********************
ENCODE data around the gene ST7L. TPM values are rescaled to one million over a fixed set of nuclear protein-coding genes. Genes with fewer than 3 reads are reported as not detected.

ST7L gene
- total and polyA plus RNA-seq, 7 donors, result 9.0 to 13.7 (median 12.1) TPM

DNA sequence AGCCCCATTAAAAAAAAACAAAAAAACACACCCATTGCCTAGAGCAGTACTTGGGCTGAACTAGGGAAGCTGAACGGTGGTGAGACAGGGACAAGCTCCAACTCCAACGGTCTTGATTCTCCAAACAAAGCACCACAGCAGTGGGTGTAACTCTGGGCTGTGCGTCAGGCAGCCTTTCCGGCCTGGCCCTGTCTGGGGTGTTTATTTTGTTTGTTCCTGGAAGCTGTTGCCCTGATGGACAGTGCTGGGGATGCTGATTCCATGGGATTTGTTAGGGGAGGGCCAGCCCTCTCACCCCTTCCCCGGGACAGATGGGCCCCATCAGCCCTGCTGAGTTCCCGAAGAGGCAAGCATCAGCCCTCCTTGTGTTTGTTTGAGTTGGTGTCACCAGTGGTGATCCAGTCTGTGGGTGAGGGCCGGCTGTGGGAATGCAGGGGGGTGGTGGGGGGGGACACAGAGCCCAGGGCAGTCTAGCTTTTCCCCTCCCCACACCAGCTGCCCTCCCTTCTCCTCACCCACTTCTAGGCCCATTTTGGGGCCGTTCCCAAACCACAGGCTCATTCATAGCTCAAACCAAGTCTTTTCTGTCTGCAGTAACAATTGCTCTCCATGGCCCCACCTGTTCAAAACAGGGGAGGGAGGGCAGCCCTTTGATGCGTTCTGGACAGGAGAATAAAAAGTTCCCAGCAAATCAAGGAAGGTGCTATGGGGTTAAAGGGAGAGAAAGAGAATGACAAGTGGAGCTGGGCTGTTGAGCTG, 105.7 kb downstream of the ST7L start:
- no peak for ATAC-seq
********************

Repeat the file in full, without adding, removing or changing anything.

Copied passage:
ENCODE data around the gene ST7L. TPM values are rescaled to one million over a fixed set of nuclear protein-coding genes. Genes with fewer than 3 reads are reported as not detected.

ST7L gene
- total and polyA plus RNA-seq, 7 donors, result 9.0 to 13.7 (median 12.1) TPM

DNA sequence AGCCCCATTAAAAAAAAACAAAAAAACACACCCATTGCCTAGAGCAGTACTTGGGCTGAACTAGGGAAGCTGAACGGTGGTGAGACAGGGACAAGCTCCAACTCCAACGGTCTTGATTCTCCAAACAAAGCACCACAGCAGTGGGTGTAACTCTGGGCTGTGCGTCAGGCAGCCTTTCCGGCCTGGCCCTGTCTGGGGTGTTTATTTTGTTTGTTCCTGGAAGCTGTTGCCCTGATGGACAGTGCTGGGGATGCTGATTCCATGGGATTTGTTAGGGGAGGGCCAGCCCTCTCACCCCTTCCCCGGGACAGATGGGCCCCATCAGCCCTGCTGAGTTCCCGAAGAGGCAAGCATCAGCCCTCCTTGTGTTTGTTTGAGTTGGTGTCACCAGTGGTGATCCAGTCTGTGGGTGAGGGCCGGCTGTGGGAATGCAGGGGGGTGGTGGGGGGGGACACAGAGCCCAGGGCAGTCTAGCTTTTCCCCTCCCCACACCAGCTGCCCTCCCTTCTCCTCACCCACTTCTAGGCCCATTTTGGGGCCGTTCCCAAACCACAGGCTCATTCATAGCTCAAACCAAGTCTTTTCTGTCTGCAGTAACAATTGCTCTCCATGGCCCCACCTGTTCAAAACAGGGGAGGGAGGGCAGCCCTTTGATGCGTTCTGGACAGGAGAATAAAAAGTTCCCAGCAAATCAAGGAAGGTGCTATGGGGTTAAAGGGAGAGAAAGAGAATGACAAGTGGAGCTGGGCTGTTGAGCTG, 105.7 kb downstream of the ST7L start:
- no peak for ATAC-seq